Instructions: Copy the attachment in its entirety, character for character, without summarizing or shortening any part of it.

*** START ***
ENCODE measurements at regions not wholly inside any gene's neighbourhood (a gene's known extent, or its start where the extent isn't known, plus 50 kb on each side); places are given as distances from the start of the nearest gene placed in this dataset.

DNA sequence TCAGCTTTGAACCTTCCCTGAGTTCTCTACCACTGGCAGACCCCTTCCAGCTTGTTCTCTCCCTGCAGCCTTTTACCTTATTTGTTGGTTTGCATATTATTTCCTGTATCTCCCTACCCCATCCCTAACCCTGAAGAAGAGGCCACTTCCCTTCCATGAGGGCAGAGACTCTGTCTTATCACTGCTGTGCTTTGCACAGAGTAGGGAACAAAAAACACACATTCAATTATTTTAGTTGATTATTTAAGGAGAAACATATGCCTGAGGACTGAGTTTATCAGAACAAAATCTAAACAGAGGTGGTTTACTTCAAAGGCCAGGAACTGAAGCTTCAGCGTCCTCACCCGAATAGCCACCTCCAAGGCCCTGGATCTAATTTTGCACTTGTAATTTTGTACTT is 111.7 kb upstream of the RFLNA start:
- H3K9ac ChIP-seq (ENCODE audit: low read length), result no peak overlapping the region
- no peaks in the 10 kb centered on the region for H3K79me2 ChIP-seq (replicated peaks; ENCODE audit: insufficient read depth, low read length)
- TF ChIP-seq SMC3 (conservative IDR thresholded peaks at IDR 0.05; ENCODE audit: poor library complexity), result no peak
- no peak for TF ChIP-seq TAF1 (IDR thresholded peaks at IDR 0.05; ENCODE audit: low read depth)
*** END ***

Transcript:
ENCODE measurements at regions not wholly inside any gene's neighbourhood (a gene's known extent, or its start where the extent isn't known, plus 50 kb on each side); places are given as distances from the start of the nearest gene placed in this dataset.

DNA sequence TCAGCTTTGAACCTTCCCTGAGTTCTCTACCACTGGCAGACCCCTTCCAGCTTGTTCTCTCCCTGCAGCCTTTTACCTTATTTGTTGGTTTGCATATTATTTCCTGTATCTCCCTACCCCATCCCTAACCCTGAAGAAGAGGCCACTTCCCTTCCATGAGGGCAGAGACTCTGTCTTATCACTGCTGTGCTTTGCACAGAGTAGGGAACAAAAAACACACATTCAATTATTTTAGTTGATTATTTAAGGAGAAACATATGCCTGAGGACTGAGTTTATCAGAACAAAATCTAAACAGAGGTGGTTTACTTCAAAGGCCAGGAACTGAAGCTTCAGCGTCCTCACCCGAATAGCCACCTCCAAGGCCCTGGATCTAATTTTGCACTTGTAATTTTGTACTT is 111.7 kb upstream of the RFLNA start:
- H3K9ac ChIP-seq (ENCODE audit: low read length), result no peak overlapping the region
- no peaks in the 10 kb centered on the region for H3K79me2 ChIP-seq (replicated peaks; ENCODE audit: insufficient read depth, low read length)
- TF ChIP-seq SMC3 (conservative IDR thresholded peaks at IDR 0.05; ENCODE audit: poor library complexity), result no peak
- no peak for TF ChIP-seq TAF1 (IDR thresholded peaks at IDR 0.05; ENCODE audit: low read depth)